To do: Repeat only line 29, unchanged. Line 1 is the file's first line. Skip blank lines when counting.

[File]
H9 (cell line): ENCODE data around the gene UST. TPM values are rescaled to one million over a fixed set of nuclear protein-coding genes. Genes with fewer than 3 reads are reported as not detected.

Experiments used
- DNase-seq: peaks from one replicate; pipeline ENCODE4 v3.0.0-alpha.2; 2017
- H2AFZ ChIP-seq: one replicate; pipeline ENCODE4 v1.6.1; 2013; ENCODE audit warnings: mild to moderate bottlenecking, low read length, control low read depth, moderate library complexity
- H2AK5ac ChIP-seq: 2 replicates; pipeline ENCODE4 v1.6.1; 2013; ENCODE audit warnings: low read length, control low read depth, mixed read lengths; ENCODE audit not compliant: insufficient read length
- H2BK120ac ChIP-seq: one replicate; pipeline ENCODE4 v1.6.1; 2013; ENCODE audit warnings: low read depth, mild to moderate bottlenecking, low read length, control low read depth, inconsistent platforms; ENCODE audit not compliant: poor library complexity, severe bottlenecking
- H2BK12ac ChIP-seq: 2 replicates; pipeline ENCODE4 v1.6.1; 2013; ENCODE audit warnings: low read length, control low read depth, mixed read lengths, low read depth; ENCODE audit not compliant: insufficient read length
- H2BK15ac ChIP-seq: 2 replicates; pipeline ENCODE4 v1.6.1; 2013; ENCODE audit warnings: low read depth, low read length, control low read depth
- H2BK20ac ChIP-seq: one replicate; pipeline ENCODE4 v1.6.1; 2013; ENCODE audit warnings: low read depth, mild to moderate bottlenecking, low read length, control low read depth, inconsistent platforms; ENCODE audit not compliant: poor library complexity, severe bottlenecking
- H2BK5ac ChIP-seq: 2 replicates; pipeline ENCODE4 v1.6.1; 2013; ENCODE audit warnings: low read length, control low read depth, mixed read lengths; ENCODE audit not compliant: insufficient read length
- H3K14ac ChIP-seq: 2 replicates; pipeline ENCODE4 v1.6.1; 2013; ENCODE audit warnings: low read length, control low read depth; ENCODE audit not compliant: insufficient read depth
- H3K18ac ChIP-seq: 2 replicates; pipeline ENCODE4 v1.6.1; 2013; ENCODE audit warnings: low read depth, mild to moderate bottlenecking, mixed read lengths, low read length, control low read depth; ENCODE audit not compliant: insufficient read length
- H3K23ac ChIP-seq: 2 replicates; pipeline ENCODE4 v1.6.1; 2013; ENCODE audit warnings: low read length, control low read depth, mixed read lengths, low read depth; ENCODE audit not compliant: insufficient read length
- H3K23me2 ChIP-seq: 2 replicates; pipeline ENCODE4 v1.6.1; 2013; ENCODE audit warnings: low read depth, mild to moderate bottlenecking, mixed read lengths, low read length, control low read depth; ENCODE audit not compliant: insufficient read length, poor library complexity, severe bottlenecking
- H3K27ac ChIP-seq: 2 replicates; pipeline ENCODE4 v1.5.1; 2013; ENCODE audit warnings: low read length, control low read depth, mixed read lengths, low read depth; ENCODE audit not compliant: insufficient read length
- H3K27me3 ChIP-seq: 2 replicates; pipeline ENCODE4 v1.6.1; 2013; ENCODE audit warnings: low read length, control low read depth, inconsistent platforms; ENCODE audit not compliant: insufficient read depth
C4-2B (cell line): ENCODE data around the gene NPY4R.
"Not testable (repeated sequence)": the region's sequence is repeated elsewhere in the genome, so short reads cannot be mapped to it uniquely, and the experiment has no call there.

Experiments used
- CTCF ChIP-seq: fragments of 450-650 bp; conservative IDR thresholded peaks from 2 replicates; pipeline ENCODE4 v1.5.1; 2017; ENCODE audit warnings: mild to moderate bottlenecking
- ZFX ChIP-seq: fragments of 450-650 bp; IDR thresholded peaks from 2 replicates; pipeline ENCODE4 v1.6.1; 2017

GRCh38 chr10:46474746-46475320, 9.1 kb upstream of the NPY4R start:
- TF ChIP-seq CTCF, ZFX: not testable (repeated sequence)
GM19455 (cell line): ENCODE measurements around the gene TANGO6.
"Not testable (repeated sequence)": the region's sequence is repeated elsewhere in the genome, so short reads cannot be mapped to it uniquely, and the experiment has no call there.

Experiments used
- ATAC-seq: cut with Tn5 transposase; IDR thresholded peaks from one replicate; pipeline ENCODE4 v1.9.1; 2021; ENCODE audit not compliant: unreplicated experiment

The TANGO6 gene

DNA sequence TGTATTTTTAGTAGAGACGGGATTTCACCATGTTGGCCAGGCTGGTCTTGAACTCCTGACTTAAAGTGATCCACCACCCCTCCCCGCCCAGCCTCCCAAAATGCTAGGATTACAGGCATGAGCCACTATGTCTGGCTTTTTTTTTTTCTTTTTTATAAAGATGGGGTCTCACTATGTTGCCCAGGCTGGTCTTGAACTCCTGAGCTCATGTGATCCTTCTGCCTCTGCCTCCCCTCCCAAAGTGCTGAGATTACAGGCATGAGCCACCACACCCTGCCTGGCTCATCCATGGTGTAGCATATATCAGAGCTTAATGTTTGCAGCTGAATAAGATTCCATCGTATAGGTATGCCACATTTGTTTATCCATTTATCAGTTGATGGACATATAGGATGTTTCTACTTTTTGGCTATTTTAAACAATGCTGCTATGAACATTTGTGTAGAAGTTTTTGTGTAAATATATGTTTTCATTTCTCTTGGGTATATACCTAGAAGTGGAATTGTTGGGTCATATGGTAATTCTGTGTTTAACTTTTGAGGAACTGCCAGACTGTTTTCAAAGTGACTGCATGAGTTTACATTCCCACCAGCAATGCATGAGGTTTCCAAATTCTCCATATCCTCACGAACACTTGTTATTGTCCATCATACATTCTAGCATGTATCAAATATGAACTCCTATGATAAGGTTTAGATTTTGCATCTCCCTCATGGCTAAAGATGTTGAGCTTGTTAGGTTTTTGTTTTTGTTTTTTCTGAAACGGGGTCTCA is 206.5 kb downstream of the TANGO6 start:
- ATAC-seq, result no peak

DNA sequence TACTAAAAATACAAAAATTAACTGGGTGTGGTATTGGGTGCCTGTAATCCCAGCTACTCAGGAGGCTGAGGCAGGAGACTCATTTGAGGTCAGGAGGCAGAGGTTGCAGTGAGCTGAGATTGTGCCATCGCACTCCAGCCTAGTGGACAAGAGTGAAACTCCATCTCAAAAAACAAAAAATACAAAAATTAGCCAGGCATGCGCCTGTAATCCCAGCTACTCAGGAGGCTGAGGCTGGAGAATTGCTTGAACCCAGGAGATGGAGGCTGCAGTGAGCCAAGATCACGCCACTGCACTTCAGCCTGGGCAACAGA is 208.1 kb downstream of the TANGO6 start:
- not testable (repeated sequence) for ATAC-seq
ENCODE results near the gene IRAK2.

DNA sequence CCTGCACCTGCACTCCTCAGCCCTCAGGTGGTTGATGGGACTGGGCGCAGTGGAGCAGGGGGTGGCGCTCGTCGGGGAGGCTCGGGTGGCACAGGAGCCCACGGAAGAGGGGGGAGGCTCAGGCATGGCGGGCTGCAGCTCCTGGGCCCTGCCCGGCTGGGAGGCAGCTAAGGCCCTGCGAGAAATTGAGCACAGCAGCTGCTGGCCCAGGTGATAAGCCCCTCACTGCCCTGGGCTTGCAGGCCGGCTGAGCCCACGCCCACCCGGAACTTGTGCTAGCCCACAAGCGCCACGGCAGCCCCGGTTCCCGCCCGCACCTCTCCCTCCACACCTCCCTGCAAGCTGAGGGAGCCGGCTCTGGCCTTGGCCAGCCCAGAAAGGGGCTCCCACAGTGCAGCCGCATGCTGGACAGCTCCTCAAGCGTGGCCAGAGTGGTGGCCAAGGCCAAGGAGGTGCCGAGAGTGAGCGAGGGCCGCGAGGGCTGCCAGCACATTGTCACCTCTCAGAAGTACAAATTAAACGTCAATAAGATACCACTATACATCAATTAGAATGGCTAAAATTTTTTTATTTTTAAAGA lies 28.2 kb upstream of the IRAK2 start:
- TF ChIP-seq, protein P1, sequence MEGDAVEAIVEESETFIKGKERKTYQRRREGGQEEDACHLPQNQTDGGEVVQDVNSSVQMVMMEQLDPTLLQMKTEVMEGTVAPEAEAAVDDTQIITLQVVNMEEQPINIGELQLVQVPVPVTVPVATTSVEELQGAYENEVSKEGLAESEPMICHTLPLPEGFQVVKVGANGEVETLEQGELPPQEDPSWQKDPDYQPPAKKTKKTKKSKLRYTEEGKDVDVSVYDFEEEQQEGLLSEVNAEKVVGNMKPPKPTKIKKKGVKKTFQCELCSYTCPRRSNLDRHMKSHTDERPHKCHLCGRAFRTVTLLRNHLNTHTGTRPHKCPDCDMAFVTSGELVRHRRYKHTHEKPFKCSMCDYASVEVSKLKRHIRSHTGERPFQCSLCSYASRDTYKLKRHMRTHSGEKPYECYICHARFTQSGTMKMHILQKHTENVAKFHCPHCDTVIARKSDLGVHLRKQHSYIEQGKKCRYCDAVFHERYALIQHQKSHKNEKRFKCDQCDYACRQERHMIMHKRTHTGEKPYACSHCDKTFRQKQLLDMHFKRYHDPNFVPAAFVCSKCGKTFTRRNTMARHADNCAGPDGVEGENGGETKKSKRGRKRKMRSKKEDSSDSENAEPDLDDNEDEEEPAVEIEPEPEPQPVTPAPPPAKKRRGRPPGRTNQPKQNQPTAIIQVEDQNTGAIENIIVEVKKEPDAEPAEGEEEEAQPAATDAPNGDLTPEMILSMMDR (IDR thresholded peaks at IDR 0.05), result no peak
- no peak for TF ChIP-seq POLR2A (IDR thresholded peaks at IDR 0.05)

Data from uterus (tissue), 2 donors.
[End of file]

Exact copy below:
DNA sequence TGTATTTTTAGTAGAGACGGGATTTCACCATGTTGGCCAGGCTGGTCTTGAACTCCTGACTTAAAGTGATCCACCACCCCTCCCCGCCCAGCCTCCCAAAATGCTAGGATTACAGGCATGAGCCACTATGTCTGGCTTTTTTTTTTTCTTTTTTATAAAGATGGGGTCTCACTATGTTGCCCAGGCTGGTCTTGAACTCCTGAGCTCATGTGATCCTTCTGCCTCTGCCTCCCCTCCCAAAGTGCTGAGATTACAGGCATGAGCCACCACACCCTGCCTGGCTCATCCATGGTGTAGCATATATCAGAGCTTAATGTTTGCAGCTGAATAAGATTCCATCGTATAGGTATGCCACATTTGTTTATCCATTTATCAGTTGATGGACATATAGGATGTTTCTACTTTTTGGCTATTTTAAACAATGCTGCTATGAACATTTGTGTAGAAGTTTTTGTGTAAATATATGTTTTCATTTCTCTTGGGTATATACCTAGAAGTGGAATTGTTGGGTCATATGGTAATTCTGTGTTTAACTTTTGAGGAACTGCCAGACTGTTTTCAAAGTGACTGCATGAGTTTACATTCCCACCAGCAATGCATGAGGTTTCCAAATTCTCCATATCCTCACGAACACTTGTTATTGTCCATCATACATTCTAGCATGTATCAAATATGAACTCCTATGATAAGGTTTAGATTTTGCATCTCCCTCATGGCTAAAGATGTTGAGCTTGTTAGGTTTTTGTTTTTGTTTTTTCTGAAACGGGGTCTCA is 206.5 kb downstream of the TANGO6 start: